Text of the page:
One of the replies in part read: "Stop blaming the WEATHER! Had to buy a first class ticket on another airline but it TOOK OFF ON TIME! You still have our luggage with medication inside! Can't get through on the phone!"
In the Sunday night message to employees, Jordan said, "We need to be able to produce solutions faster." He said the airline is "committed to and invested in" improving its systems.
The US Department of Transportation issued a statement on Monday's massive flight cancellations by Southwest, saying the agency is "concerned."
"USDOT is concerned by Southwest's unacceptable rate of cancellations and delays & reports of lack of prompt customer service. The Department will examine whether cancellations were controllable and if Southwest is complying with its customer service plan," the agency tweeted.
The agency also tweeted a link to the Southwest customer service plan.
The president of the union that represents Southwest's flight attendants told CNN's Pamela Brown in an on-air interview Monday that those systems have left its members stranded.
"The phone system the company uses is just not working. They're just not manned with enough manpower in order to give the scheduling changes to flight attendants, and that's created a ripple effect that is creating chaos throughout the nation," Lyn Montgomery, president of TWU Local 556, told CNN.
She said some flight attendants needed to sleep in airports as a result.
Montgomery expressed outrage on behalf of workers and customers late Monday afternoon in a news release.
"The way Southwest Airlines has treated its flight crews can only be termed 'despicable,'" said Montgomery. "... Believe me, we know about stepping up and putting in long work hours when we are called to do so; we are flight attendants.
"But at this point, the many years of failure by management, despite many unions' demands to modernize, has left flight attendants fatigued, stranded, hungry and cold -- on Christmas!"
"The company's failures are happening year-round, but are particularly egregious on Christmas," Montgomery said. "Our customers struggled with it just as our thousands of flight attendants did."
Kathleen Bangs, a FlightAware spokesperson, said in on-air interview that Southwest's schedule includes shorter flights with tighter turnaround times that are causing some of the problems. "Those turnaround times bog things down," Bangs said.
CNN has reached out to the airline for comment on Jordan's video message.
If you've been left in the lurch and your efforts to reach a customer service agent are going nowhere, the founder of Scott's Cheap Flights suggests trying an international number.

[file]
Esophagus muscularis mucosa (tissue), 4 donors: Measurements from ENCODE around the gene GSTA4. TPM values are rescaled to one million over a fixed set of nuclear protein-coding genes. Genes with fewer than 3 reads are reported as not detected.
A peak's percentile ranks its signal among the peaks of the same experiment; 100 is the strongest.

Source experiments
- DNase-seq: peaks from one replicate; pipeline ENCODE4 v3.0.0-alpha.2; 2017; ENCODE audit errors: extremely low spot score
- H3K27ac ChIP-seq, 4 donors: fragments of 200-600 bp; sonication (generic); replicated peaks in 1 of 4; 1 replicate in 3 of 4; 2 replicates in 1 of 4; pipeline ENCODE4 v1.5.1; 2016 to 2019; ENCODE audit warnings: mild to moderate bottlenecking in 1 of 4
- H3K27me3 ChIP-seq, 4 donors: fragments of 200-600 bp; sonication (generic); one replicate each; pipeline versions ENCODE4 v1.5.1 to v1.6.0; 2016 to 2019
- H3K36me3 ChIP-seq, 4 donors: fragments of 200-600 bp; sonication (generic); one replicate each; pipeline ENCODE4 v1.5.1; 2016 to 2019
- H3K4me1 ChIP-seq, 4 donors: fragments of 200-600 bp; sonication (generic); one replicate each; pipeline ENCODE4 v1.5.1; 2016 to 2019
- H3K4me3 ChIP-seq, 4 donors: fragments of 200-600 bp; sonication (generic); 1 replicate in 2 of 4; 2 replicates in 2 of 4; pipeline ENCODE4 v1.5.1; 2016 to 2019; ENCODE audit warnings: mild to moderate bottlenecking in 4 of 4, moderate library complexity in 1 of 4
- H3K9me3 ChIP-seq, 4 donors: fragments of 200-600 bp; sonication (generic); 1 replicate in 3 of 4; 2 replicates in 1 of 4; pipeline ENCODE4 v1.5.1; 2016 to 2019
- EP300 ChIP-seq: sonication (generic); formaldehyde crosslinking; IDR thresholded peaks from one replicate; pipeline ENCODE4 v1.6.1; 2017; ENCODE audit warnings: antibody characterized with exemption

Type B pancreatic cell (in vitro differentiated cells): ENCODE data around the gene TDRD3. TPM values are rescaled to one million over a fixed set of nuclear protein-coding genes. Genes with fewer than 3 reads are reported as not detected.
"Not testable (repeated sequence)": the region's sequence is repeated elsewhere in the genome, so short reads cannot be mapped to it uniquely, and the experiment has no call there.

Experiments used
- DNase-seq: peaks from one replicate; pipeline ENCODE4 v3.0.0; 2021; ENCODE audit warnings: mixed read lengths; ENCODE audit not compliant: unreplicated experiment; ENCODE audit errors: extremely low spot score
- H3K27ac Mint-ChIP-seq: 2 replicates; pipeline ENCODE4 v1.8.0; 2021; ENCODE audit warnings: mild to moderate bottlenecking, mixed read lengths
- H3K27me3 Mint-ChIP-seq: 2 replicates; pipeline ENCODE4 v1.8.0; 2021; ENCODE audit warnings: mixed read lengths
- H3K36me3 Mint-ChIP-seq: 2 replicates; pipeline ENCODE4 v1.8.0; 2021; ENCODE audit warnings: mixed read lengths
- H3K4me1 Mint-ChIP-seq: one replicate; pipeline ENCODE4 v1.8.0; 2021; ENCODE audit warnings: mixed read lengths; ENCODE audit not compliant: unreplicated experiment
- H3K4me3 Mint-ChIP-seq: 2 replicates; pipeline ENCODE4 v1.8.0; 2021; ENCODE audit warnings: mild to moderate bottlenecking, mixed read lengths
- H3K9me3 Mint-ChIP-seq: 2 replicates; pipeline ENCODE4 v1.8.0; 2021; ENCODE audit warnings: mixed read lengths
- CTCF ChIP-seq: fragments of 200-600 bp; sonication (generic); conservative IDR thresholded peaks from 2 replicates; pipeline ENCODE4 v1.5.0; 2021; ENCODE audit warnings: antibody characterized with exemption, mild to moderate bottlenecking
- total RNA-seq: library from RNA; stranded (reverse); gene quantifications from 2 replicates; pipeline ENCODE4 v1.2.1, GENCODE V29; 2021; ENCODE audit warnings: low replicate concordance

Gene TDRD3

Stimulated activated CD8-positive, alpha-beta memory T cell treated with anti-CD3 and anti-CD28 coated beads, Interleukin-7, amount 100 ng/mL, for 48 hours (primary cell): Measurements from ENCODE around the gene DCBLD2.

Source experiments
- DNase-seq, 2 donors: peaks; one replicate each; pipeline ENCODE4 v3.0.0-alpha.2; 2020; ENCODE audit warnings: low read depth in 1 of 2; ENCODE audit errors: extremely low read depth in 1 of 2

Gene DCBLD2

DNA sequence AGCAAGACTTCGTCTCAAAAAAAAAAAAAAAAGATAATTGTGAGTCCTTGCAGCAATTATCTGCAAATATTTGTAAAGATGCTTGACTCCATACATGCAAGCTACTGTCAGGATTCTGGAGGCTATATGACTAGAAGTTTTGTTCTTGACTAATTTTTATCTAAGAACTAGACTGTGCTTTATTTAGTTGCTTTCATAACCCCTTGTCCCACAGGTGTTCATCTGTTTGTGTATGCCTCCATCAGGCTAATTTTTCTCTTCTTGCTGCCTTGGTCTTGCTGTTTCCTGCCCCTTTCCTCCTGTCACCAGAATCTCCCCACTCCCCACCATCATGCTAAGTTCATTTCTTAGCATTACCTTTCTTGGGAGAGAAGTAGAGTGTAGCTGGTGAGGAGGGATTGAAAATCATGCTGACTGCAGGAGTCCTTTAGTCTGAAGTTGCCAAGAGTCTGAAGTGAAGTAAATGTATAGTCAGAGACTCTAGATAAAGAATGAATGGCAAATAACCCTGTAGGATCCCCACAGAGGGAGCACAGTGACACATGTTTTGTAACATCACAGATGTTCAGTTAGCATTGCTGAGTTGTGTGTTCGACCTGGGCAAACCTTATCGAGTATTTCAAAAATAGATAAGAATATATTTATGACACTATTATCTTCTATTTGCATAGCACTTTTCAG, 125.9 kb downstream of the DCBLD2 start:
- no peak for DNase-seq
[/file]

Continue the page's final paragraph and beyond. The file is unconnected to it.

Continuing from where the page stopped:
"The main hotline for US airlines will be clogged with other passengers getting rebooked. To get through to an agent quickly, call any one of the airline's dozens of international offices" Scott Keyes said.
"Agents can handle your reservation just like US-based ones can, but there's virtually no wait to get through."
Click here to get international numbers that Southwest has previously posted.
It could be next week before this is all completely sorted out.
"When there's more than 10,000 flight cancellations over the past week, it takes time for airlines to work through and reaccommodate the backlog of travelers," Keyes told CNN Travel in an email.
"While it will depend on the weather forecast (which looks promising for much of the country) and what number of travelers wind up canceling their holiday plans, I'd expect that by next week, things will have largely returned to normal," Keyes said.
And why are so many people having trouble rebooking?
"One complicating factor for people hoping to get reaccommodated is the fact that there are so few available seats this season," Keyes said.
"That's both because Christmas and New Year is one of the most popular times of year for travel, and because the number of flights on the schedule this year is still down 15-20%, making the challenge even steeper for those needing to get rebooked."
A winter storm that swept across the US was ill-timed for travelers who had started pushing Christmas week flying numbers back toward pre-pandemic levels.
On Christmas Day, there were 3,178 flights canceled and 6,870 flight delayed, according to FlightAware.
On Christmas Eve, there were a total of 3,487 flights canceled, according to FlightAware.
Friday was the worst day of this streak with 5,934 cancellations, while Thursday saw almost 2,700 cancellations.
This megablast of winter weather across the eastern two-thirds of the nation is forecast to slowly moderate this week.
Reporting from ABC News and KABC contributed to this story.